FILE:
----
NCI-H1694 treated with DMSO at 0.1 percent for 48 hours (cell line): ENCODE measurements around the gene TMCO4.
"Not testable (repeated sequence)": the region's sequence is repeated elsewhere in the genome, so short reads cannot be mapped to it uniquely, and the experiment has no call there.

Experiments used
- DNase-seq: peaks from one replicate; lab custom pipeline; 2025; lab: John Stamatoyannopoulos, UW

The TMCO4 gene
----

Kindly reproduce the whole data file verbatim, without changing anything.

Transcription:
NCI-H1694 treated with DMSO at 0.1 percent for 48 hours (cell line): ENCODE measurements around the gene TMCO4.
"Not testable (repeated sequence)": the region's sequence is repeated elsewhere in the genome, so short reads cannot be mapped to it uniquely, and the experiment has no call there.

Experiments used
- DNase-seq: peaks from one replicate; lab custom pipeline; 2025; lab: John Stamatoyannopoulos, UW

The TMCO4 gene